Merge thinks augmented reality is more fun when you can touch it

And its new AR cube will let you do just that
Touching AR is even more fun

You may recognise Merge's distinct, purple mobile VR headset, but its new device is where it really hopes to stand out. The company just announced the availability of the Merge Cube, an AR 'toy' that puts a new spin on augmented reality.

Working with a headset (or just a smartphone if you'd prefer), the Cube transforms before the eyes of the user, from what looks like an Indiana Jones prop into a bustling cityscape, a beating human heart, a tiny playable knock-off Minecraft – anything a developer can think to make, really.

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We first tried Merge Cube back at CES, and while it could have felt like yet another AR gimmick, it quickly charmed us with the quality of its AR tracking. A combination of computer vision and some very intricate markings on the cube make for holograms that's aren't just dense but impressively robust.

"We offer a depth of detail that allows for close-up visuals, so when the computer vision is looking at just a portion of the cube there's enough detail to keep track of it," Merge founder and CEO Franklin Lyons told Wareable. The cube is designed to be rotated freely on one axis without distorting the AR effect. In one demo, the cube exploded into an entire replica solar system that I could rotate and even interact with using the headset's button.

Merge thinks augmented reality is more fun when you can touch it

In another, all six faces became a grass canvas I could build and remove blocks on. It was essentially Minecraft by another name, but since when did kids care about IP? Perspective is a problem with some AR right now, so the the ability to hold this tiny ecosystem right up to my eyes and appreciate the details was, for a kid's toy, rather exciting. Trickett said one company is taking all of NASA's global data to make real-time AR weather patterns, while the Natural History Museum is trying it out to make AR versions of fossils that kids can now hold in their hands.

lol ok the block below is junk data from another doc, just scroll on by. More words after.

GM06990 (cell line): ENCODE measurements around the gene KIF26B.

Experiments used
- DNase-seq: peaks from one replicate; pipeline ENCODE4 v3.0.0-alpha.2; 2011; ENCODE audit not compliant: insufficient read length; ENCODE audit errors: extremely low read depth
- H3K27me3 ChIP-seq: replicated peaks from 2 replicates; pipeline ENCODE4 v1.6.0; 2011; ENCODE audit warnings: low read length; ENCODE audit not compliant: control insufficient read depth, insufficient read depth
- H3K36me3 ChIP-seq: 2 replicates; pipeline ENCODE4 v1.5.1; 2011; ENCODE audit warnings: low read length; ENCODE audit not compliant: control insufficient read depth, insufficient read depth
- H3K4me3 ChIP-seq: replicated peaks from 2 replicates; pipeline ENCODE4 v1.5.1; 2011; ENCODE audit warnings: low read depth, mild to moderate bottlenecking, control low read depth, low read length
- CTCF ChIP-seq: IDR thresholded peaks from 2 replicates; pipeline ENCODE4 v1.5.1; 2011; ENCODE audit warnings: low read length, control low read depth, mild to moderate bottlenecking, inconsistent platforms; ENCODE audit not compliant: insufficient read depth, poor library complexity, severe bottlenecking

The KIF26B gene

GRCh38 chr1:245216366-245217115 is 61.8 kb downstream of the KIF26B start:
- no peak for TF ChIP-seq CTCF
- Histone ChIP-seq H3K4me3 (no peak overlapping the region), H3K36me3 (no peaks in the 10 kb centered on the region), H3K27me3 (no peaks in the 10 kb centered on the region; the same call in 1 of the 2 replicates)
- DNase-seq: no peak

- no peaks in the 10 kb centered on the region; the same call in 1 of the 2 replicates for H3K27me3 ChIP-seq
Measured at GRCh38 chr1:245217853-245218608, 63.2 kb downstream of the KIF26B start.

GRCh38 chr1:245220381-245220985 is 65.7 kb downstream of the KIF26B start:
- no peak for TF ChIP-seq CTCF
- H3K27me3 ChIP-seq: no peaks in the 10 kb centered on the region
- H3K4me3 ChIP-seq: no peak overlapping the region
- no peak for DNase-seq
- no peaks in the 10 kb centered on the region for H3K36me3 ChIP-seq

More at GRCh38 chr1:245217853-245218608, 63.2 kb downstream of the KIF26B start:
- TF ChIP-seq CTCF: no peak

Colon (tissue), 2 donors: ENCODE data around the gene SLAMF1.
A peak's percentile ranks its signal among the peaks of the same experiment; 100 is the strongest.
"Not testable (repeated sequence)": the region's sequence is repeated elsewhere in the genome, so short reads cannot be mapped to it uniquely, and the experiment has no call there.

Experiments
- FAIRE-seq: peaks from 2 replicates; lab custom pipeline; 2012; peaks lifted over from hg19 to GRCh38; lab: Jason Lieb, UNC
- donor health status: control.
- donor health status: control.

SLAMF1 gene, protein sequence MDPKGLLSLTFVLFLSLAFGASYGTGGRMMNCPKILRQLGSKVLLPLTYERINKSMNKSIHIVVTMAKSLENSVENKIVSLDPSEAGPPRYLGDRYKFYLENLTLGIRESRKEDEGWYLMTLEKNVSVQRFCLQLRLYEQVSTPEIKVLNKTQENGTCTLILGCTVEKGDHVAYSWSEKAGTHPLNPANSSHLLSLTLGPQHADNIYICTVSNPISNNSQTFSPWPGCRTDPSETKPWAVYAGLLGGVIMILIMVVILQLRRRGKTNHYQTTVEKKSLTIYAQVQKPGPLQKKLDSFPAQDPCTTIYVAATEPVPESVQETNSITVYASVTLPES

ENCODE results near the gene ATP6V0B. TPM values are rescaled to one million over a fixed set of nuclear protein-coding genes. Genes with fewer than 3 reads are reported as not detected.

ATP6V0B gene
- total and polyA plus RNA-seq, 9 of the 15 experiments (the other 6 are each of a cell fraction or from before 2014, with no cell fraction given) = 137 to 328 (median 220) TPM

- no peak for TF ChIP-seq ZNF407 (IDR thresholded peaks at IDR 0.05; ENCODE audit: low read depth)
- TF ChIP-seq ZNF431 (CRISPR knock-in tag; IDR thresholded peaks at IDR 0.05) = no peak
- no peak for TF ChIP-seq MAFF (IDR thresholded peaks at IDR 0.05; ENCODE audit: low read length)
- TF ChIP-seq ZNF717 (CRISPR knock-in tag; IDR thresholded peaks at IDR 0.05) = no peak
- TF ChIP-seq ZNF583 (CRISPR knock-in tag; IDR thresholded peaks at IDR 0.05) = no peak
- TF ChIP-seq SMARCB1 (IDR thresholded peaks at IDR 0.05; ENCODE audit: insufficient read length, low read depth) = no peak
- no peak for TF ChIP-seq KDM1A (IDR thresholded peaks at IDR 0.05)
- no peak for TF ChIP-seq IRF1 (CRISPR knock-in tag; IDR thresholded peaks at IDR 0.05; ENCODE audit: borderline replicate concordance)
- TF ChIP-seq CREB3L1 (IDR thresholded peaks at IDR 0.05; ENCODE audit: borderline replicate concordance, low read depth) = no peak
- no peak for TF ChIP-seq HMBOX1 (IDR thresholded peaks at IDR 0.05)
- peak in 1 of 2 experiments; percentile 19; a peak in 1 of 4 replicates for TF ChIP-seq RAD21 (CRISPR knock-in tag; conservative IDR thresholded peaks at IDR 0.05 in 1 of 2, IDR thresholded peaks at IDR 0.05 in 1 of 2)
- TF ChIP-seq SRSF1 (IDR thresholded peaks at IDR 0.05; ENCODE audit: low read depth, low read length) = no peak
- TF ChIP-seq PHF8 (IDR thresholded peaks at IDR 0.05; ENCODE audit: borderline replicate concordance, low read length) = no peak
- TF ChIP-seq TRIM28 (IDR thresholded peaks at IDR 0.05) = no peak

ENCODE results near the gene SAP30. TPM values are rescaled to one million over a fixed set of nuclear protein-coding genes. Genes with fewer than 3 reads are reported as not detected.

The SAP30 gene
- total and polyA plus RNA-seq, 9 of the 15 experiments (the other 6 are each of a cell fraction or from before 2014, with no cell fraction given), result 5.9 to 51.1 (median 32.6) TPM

"Merge's core audience is younger users, we just really believe they're the ones that are going to adopt virtual reality and augmented reality en masse," said Lyons, who uses the portmanteau "edu-tainment" to describe the category Merge is putting itself in. And indeed it seems likely the Merge Cube will have more appeal to a younger demographic.

"We want this to feel like technology from the future, an ancient alien artifact that doesn't have any specific IP or design or anything so it could still be something generic or interesting you'll put on your desk."

Merge is also launching its Merge Miniverse, a portal designed to spotlight the best (and age-appropriate) AR games and experiences. "Most VR headsets, aside from Samsung's and Google's closed ecosystems, aren't providing the user with quality content," Lyons said. "They're basically left to search the app store. We think that's a terrible way to onboard society onto VR and AR."

Merge thinks augmented reality is more fun when you can touch it

The Cube doesn't require a Merge headset to use – any headset with support for an AR passthrough will work – and Merge has opened up the SDK to developers. It's also working on a mobile VR controller, described by Trickett as "almost identical" to the Gear VR's, which Merge will open source to devs. Both Trickett and fellow co-founder Franklin Lyons say they want to create the standards for the mass mobile AR/VR market. "For the first time ever there's going to be a universal marker that developers can build more and more experiences on," said Trickett about the Cube.

In the US Merge is now selling the Cube exclusively through Wal-Mart for $14.99, and online through its own site. But the mobile VR market has become incredibly saturated; earlier this year IDC predicted that the VR/AR headset market will continue to grow at an annual rate of 58%, with mobile headsets currently leading the charge.

"It's taken some time to educate retailers in the consumer market on quality levels," said Lyons. "We're starting to see that dust settle. So now our headset's going to be put alongside a much smaller array of products. I think that's where the industry is going: more refinement, more consumer education, more retailer education."

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